GCSEs, A levels, and degrees: Another Perspective

My friend Bernard Naylor commented on the last article and his comments seemed insightful and considered. So I thought they deserved re-broadcasting away from the ‘invisible’ comments section.

Bernard wrote:

The best thing to do with GCSEs is to abolish them as the school-leaving age is being raised to eighteen. The education of our children, and the children themselves, suffer from too much external examination and assessment. (Schools should of course be conducting assessments internally as an ongoing duty – as no doubt they mostly are.) Other countries, with more successful education systems manage without this incessant micro-management from a government department.

I think this is a fair point, and amplifies this recent Guardian article. Given the current mess, it is hard to argue against this, but I am still unconvinced.

If the abolition of GCSEs were coupled with a proper recognition that both academic and vocational training were important then I can imagine benefits at both ends of the academic ability range.

But this is a difficult balance to achieve and has been screwed up before. And until a clear alternative (???) is proposed that addresses current failures, I would prefer to stick with the status quo.

Why? Because one of the major problems with educational policy has been that it has not remained the same for more than a couple of years at a time – and this endless change is  in itself demoralising and counter-productive.

On no account should the government be setting syllabuses. It is a recipe for political interference with education. It may just about be OK in Physics, but in English Literature and History (for example), the recently departed Secretary of State has been having a pernicious effect, with (among other faults) too much harking back to what was OK when he was at school, donkeys years ago.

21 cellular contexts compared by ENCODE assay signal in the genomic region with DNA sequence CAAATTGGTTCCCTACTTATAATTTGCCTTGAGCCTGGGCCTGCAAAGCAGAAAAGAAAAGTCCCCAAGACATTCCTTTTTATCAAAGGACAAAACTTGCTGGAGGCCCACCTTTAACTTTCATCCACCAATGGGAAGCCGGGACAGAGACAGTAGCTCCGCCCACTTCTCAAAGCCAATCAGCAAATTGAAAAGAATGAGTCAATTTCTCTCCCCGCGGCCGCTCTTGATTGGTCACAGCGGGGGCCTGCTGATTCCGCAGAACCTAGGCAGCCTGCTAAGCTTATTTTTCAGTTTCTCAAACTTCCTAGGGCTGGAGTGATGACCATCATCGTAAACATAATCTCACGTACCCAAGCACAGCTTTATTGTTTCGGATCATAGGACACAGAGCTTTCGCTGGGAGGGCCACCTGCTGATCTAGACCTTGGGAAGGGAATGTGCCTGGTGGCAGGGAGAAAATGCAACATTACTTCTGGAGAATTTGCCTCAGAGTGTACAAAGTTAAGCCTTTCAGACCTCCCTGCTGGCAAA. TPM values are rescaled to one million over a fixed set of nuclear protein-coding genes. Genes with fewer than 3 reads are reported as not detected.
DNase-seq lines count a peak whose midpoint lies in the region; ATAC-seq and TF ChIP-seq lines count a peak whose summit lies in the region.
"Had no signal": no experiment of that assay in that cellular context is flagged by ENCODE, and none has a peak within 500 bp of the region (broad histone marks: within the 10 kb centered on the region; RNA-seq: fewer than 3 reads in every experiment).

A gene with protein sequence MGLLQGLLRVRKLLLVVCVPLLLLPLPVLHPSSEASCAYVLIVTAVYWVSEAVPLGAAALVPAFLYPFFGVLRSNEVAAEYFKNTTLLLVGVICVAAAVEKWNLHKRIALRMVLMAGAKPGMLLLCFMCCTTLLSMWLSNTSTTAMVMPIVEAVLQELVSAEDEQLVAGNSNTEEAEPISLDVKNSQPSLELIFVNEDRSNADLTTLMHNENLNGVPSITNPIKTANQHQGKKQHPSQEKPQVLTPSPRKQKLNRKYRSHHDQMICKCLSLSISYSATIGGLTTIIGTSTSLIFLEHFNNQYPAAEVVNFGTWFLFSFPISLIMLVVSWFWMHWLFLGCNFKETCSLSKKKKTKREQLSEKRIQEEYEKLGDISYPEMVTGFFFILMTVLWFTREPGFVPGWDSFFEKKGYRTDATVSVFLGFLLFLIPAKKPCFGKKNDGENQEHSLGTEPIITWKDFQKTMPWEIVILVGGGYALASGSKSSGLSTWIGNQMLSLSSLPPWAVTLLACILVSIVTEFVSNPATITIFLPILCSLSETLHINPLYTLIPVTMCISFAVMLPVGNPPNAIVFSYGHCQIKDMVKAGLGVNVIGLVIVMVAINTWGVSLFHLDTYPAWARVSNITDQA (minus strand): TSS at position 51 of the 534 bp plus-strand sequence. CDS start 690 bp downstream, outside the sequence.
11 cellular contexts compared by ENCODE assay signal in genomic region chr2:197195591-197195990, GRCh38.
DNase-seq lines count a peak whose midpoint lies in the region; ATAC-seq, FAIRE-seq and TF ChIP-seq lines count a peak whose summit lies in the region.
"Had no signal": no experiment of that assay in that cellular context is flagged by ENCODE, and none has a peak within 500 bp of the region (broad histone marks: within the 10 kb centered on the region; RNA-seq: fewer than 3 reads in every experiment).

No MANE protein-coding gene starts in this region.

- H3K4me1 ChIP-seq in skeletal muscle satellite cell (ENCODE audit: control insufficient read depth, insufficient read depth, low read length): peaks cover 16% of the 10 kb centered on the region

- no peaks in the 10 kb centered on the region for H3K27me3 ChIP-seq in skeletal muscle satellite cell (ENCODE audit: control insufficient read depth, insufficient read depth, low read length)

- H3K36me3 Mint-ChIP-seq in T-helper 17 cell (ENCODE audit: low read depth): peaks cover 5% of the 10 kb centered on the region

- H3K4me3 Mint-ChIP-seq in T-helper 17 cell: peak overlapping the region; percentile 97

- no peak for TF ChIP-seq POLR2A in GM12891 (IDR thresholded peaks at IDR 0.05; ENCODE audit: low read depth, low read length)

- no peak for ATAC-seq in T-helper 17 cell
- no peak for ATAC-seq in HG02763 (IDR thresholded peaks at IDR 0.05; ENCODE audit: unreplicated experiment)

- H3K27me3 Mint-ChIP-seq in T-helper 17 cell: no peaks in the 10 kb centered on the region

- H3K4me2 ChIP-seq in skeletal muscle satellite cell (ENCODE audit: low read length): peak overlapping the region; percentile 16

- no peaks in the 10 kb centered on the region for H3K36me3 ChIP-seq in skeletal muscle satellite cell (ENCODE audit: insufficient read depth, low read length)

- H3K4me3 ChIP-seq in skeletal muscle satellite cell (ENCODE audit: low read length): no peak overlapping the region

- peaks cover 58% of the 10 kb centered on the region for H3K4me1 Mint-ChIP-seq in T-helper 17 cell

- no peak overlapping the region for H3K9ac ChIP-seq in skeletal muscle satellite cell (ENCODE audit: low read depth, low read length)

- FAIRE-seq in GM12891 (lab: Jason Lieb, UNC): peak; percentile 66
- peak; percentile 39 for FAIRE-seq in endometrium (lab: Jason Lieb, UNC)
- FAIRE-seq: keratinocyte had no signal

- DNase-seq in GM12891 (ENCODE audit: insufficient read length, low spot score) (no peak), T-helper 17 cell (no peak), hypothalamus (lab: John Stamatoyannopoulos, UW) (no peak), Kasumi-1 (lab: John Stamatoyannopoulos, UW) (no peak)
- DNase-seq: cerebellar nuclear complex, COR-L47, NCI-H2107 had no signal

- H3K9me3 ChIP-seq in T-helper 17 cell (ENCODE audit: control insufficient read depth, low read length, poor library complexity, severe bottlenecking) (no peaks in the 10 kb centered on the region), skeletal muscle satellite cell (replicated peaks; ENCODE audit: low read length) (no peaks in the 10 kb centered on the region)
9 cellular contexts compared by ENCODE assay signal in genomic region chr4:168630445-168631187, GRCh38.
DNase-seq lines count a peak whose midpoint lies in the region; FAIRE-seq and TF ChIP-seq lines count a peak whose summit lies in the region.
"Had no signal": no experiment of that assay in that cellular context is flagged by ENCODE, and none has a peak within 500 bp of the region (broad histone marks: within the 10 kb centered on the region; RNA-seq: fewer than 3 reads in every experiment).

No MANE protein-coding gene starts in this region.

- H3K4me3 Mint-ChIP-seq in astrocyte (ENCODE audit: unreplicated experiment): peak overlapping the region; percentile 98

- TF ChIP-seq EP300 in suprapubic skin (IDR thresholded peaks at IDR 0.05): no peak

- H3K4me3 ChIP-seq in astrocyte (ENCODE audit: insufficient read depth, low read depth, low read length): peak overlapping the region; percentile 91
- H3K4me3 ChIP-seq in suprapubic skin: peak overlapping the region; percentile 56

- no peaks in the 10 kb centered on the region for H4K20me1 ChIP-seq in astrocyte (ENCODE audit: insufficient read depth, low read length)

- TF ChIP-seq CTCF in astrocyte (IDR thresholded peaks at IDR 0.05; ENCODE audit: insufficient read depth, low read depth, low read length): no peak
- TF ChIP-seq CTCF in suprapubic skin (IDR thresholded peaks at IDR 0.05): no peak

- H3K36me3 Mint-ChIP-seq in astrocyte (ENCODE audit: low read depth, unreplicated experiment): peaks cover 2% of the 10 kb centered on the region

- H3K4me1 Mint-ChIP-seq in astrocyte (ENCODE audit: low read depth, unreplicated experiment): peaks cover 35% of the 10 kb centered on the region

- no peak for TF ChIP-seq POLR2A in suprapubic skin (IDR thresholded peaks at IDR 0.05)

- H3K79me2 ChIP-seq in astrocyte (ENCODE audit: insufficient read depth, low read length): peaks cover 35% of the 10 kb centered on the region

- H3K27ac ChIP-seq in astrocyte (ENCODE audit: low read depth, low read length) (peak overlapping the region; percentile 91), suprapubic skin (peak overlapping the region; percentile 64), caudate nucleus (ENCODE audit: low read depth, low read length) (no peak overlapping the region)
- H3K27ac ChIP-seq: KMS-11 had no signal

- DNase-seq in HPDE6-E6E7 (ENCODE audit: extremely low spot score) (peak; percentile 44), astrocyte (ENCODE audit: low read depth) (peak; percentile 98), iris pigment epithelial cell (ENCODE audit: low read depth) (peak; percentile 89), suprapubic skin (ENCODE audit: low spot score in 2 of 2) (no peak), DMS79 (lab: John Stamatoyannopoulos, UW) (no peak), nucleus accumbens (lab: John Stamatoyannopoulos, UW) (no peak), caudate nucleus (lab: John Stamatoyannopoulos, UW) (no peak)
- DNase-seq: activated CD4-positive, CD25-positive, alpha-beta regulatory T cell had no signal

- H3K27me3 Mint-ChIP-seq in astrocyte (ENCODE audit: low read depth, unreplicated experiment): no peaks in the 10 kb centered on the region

There should be independent statutorily established bodies with responsibility to determine overall course content and educational objectives – and professional teachers should be trusted much more at the detailed level. The function of the inspectorate should be one of monitoring and mentoring, It’s just a short time since Ofsted decided that ‘Satisfactory’ actually meant – well – unsatisfactory! Every school has room for improvement. Giving any school a judgment that doesn’t imply that is simply wrong. We can all get better!

And I entirely agree with you about the lunacy of having ‘competition’ in the examination system.

I think that is what I meant to say. My key point is that there should be only one body setting exams.

Publishers should compete to publish good books and other learning resources.

Just a final point about universities’ calibration of examination marking, which of course I watched quite closely, from a detached standpoint, for about a quarter of a century. If anything above 70% is a first, and anything below 30% is a fail, that means that 60% of the calibration scale (i.e. above 70 and under 30) has no meaning. Calibration being one of your strong points, can you possibly justify that? I never heard a reasonable defence of it from any of my teacher colleagues!

Let me try to defend it. At the top of the scale there were occasionally students – less than one a year at University College London – whose average mark was above 90%. Such students were truly exceptional.

Although these ‘90%-students’ shared a degree classification with ”70%-students’ – the range of the scale allowed their exceptional abilities to be noted – and I promise you, their abilities were noticed!

At the bottom of the scale, one simply needs to pick a level represents ‘this student hasn’t got a clue’. Picking 30% – or 35% at UCL if I remember correctly – is arbitrary. Arguably it should be higher.

And talking of ‘academia’, one thing that impressed me during my academic career was the care taken in Exam Board meetings. I don’t think students had a clue that every single student’s mark and performance was considered – often at great length.

And the key question asked was whether the mark made ‘sense’. In other words, the Exam Board used the exam results as an aid to judgement – and not a substitute for it. It was very rare for the board to change marks – that would in general be unfair. But where fairness demanded it, we did it.


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